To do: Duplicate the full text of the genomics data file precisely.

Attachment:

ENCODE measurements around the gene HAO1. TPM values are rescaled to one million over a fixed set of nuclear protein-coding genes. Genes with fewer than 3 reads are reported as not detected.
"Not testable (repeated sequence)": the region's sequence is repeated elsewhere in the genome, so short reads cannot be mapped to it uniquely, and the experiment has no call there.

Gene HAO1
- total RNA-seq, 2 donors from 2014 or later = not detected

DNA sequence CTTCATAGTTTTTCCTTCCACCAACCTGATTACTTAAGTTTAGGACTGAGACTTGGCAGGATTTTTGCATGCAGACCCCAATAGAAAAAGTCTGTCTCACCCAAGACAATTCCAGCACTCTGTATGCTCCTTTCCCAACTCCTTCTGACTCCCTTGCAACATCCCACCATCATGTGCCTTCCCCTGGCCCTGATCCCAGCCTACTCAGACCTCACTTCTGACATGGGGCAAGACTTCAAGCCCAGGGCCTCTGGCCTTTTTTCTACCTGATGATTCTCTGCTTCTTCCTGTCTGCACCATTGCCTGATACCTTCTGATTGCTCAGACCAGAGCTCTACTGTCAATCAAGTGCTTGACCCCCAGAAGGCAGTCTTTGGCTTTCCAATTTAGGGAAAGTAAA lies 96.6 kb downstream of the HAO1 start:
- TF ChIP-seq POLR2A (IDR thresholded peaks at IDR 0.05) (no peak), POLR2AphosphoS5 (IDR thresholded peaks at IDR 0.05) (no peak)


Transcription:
ENCODE measurements around the gene HAO1. TPM values are rescaled to one million over a fixed set of nuclear protein-coding genes. Genes with fewer than 3 reads are reported as not detected.
"Not testable (repeated sequence)": the region's sequence is repeated elsewhere in the genome, so short reads cannot be mapped to it uniquely, and the experiment has no call there.

Gene HAO1
- total RNA-seq, 2 donors from 2014 or later = not detected

DNA sequence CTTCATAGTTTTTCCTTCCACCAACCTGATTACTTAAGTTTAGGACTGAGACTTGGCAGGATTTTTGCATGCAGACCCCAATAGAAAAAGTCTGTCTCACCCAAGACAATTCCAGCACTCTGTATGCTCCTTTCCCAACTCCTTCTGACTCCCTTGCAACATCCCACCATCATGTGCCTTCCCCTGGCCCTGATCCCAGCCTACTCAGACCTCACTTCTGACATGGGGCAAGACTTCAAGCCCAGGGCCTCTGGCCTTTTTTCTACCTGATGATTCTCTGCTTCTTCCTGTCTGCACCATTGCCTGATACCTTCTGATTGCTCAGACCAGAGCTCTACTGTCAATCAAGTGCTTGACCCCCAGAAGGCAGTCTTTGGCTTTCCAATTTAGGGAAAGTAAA lies 96.6 kb downstream of the HAO1 start:
- TF ChIP-seq POLR2A (IDR thresholded peaks at IDR 0.05) (no peak), POLR2AphosphoS5 (IDR thresholded peaks at IDR 0.05) (no peak)